Seattle looks to change controversial gig worker law

Mar 22, 2024, 3:27 PM

Photo: The DoorDash app is shown on a smartphone on Feb. 27, 2020, in New York....

The DoorDash app is shown on a smartphone on Feb. 27, 2020, in New York. (File photo courtesy of The Associated Press)

(File photo courtesy of The Associated Press)

Less than two months after it took effect, the City of Seattle is looking at changing its controversial gig worker pay law.

Background of the law: Showdown over added delivery app fees hits Seattle streets

Seattle City Council President Sara Nelson confirmed she’s talking with app-based delivery companies and their drivers about modifying the law that boosted driver pay that, she said, had consequences.

“Drivers are not getting paid what they were before, restaurants aren’t getting the orders that they were before, so their revenues are down and customers are finding it too expensive to order,” she said.

That’s because when the law took effect, app-based companies such as Uber Eats and DoorDash added a $5 fee to orders to cover the increased costs.

“This is an example of legislation that is having unintended consequences that are having wide impacts,” Nelson said.

More background: Delivery apps adding a side dish of ‘worry’ for restaurants, customers

Drive Forward director says he predicted consequences

Executive Director of the driver’s advocacy group Drive Forward, Michael Wolfe, said he predicted this would happen.

He said Drive Forward is at the table with Nelson as she looks at changing the law and the group was involved in talks with the council before the current law was passed.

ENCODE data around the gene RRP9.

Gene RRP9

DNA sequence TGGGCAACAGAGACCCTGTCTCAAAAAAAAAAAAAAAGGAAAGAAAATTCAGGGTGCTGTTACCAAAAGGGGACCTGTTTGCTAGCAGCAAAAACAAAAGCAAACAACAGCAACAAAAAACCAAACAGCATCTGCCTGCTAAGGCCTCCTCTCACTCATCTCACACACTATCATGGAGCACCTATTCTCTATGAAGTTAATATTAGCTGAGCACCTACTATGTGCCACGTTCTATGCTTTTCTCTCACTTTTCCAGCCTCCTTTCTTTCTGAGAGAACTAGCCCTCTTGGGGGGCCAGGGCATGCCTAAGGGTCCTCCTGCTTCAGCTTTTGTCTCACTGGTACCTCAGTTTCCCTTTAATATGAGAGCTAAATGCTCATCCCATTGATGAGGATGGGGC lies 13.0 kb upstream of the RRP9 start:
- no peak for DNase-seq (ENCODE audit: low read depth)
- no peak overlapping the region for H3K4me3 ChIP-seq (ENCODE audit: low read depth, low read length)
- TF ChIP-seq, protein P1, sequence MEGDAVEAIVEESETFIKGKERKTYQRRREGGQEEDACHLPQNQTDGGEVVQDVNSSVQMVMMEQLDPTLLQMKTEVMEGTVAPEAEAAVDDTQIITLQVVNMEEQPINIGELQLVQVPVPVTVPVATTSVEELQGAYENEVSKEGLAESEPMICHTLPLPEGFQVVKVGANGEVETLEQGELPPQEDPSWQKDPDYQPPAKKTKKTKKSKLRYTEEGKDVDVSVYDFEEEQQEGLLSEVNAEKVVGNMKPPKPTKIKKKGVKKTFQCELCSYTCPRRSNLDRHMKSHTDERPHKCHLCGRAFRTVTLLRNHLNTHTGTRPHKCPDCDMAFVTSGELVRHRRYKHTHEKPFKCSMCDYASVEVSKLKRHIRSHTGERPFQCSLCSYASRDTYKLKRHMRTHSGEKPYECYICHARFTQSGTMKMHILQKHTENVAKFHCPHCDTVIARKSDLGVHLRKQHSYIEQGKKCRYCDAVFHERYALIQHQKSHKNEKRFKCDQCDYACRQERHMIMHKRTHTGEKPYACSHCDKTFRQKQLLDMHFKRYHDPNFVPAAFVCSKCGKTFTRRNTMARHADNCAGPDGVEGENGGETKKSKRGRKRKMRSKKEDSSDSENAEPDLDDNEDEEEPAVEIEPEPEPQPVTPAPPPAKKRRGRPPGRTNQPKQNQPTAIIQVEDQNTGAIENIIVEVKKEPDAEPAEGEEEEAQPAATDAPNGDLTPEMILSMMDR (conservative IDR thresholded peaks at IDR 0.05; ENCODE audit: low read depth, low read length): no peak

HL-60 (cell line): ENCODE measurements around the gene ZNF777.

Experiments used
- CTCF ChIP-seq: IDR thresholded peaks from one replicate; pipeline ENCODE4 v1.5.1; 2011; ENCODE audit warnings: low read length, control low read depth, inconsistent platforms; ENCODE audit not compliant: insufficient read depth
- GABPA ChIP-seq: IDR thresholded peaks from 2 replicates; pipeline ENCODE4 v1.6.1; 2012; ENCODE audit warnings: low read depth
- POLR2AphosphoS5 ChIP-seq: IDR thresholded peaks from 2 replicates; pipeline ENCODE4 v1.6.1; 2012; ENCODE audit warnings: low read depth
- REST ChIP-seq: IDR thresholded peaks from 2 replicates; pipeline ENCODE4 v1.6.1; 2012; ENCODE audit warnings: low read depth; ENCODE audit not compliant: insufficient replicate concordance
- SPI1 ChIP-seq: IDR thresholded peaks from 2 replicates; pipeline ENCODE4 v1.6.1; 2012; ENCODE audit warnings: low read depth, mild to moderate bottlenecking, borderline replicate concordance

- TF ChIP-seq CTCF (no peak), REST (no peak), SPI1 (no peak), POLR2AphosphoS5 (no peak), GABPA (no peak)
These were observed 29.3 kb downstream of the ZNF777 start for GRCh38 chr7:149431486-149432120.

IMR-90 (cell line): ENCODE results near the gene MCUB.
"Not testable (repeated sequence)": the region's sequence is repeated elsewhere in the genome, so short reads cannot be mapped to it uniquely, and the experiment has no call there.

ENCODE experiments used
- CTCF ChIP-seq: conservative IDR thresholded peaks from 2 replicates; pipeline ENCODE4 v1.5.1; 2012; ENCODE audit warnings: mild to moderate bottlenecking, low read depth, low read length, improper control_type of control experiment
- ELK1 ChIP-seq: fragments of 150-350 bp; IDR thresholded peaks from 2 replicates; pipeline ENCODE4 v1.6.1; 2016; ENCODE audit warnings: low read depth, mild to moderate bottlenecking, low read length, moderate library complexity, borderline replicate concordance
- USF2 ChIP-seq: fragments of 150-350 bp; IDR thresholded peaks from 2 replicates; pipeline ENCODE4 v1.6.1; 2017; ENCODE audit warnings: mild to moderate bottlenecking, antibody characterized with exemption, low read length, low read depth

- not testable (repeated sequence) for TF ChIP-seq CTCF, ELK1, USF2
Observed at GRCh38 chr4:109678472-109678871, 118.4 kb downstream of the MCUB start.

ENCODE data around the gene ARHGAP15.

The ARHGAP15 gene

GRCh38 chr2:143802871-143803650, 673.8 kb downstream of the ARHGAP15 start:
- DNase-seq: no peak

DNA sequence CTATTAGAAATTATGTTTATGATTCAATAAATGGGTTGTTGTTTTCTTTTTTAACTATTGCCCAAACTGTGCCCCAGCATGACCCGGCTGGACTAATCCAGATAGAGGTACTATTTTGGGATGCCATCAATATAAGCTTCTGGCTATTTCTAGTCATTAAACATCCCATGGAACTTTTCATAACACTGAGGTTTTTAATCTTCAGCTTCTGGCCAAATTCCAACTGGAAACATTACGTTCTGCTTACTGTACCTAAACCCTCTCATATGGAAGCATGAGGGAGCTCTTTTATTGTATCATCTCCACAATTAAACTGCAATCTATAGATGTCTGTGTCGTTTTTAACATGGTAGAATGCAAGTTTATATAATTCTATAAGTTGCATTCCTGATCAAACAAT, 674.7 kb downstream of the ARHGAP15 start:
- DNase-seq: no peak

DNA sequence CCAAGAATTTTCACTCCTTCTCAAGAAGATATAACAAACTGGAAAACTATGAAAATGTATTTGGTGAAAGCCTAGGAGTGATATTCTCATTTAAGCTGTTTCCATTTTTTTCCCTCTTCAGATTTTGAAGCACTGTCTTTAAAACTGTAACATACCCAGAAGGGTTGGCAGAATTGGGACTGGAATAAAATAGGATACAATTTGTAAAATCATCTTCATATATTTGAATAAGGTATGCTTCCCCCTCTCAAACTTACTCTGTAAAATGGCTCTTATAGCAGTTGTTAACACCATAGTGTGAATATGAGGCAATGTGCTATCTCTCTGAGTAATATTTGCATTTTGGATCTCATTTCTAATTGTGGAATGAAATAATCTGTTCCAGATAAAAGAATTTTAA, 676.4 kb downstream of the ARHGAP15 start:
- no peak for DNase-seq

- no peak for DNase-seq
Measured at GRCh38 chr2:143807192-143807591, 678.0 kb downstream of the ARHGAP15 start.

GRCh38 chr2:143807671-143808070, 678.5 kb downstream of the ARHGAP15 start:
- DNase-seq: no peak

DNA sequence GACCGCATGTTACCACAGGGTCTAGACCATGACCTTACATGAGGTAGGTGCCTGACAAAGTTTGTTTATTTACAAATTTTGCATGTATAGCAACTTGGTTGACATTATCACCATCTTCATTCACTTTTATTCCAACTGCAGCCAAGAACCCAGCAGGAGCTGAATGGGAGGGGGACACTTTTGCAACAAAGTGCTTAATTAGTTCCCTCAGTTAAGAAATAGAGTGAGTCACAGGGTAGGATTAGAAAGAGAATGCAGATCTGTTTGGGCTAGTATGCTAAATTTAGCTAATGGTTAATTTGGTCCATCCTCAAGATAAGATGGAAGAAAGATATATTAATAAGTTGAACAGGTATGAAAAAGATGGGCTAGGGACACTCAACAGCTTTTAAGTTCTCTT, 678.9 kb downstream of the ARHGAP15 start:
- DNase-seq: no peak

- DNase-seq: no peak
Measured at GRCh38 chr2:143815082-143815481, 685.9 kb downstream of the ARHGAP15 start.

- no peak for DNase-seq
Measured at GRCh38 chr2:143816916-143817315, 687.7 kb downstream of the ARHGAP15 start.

“Most of the drivers were at, maybe slightly above, minimum wage then but there was a good set of drivers, a subset of drivers, that were about 10 to 5% below minimum wage and that’s not right,” Wolfe said. “And that’s why we were supportive of creating a minimum earning standard, then.”

But he said the current law simply went too far, “Creating what is essentially a $26.40 per hour wage and a mileage reimbursement of nearly 80 cents per mile.”

“This is not just about paying the minimum wage, it’s about paying well above that,” the Manager of Government Relations for DoorDash, Anna Powell, told KIRO News Radio last month as she defended the company’s new $5 fee.

Critics claim app-based delivery companies shoulder the blame for the current fallout from the Seattle law, saying they can absorb the cost of higher pay for drivers.

Yahoo Finance reported that DoorDash revenue increased in the fourth quarter of last year by 27% year-over-year, to $2.3 billion.

But Wolfe said it’s naive to think the companies wouldn’t pass the costs along to customers.

“I have yet to see a company that’s going to eat increased costs JUST BECAUSE,” Wolfe said.

More from Heather Bosch: Surging home prices prolong Seattle’s ‘bidding wars’ era

While Powell had said DoorDash was hopeful the council would repeal the law, that does not appear to be on the table.

Future of the current gig worker law

Nelson is reluctant to even use the term “rollback,” insisting the council will only consider “fixing” the current law.

Wolfe said his group is proposing a wage that’s still above Seattle’s standard minimum.

“The per-hour rate is still higher than the $19.97 minimum wage and there’s still a mileage component, here,” he said.

He’s optimistic a city council committee will be briefed on some kind of proposal to fix the law on March 28.

Nelson, who is one of three remaining members of the city council that passed the law unanimously in 2022, wants to proceed carefully.

“We certainly don’t want to end up in the situation that we’re in right now,” she said.

Heather Bosch is an award-winning anchor and reporter on KIRO Newsradio. You can read more of her stories here. Follow Heather on X, formerly known as Twitter, or email her here.

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